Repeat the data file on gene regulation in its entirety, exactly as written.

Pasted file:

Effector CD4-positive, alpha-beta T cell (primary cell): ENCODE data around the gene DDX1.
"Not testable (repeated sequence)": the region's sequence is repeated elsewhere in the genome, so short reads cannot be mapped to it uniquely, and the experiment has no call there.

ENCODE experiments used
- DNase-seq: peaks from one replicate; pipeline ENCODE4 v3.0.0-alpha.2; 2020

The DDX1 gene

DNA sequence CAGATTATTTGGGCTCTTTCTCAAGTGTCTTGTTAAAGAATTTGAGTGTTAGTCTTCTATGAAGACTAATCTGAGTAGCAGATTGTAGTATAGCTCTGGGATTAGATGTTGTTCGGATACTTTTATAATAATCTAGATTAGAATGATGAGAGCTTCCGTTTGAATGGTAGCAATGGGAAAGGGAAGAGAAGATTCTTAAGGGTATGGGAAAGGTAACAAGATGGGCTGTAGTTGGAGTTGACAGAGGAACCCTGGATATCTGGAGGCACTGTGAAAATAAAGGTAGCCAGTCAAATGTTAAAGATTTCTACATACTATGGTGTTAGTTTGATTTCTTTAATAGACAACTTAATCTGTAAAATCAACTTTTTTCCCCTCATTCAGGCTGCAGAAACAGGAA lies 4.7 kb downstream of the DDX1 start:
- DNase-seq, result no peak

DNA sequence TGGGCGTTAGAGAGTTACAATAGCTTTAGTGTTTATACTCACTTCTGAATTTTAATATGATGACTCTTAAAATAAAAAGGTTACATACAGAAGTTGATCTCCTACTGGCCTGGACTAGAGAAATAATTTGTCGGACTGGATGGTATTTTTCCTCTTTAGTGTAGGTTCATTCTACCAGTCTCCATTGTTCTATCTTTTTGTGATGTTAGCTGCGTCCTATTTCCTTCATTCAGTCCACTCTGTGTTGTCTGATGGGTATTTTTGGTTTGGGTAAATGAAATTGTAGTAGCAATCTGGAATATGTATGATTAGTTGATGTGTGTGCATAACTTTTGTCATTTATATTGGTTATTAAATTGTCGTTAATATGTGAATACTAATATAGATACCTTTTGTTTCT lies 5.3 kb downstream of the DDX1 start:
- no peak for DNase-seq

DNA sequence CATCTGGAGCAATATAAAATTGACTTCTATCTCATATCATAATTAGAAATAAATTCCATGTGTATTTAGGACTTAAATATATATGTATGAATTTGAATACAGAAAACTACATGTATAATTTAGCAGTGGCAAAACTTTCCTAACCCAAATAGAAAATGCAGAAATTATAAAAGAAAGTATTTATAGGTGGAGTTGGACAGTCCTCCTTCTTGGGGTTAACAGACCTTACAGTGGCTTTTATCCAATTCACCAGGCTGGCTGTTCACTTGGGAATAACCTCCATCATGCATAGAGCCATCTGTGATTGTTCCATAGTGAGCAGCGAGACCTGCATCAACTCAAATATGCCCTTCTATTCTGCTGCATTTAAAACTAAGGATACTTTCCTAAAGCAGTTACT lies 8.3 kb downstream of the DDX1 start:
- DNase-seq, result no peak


Effector CD4-positive, alpha-beta T cell (primary cell): ENCODE data around the gene DDX1.
"Not testable (repeated sequence)": the region's sequence is repeated elsewhere in the genome, so short reads cannot be mapped to it uniquely, and the experiment has no call there.

ENCODE experiments used
- DNase-seq: peaks from one replicate; pipeline ENCODE4 v3.0.0-alpha.2; 2020

The DDX1 gene

DNA sequence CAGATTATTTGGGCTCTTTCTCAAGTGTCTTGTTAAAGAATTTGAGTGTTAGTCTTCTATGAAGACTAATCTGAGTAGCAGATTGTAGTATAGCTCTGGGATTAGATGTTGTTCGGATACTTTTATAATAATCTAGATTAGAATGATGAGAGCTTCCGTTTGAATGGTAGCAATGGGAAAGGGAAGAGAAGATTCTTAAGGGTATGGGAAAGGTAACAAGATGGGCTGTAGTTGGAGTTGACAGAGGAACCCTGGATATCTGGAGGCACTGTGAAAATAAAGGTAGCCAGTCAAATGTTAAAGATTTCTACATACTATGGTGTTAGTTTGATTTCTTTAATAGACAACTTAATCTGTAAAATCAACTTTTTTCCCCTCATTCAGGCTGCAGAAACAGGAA lies 4.7 kb downstream of the DDX1 start:
- DNase-seq, result no peak

DNA sequence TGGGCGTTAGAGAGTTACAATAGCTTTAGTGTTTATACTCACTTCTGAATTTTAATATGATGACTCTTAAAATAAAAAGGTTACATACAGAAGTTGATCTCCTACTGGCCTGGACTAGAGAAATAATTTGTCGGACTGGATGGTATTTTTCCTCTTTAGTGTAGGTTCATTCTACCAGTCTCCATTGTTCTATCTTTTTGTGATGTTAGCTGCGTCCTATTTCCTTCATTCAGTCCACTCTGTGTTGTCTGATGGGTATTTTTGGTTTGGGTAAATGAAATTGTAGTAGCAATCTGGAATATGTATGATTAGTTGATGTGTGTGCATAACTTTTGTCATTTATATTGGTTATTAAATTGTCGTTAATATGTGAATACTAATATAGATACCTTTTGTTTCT lies 5.3 kb downstream of the DDX1 start:
- no peak for DNase-seq

DNA sequence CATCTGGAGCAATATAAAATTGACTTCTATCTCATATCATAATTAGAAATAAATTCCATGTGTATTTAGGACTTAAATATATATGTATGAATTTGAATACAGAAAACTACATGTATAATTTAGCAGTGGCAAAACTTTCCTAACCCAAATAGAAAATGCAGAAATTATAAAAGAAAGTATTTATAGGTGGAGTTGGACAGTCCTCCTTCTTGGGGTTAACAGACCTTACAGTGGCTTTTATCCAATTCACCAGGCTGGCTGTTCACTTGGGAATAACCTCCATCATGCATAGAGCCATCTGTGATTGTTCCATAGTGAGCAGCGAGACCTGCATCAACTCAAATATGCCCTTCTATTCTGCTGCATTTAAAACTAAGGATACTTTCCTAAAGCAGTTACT lies 8.3 kb downstream of the DDX1 start:
- DNase-seq, result no peak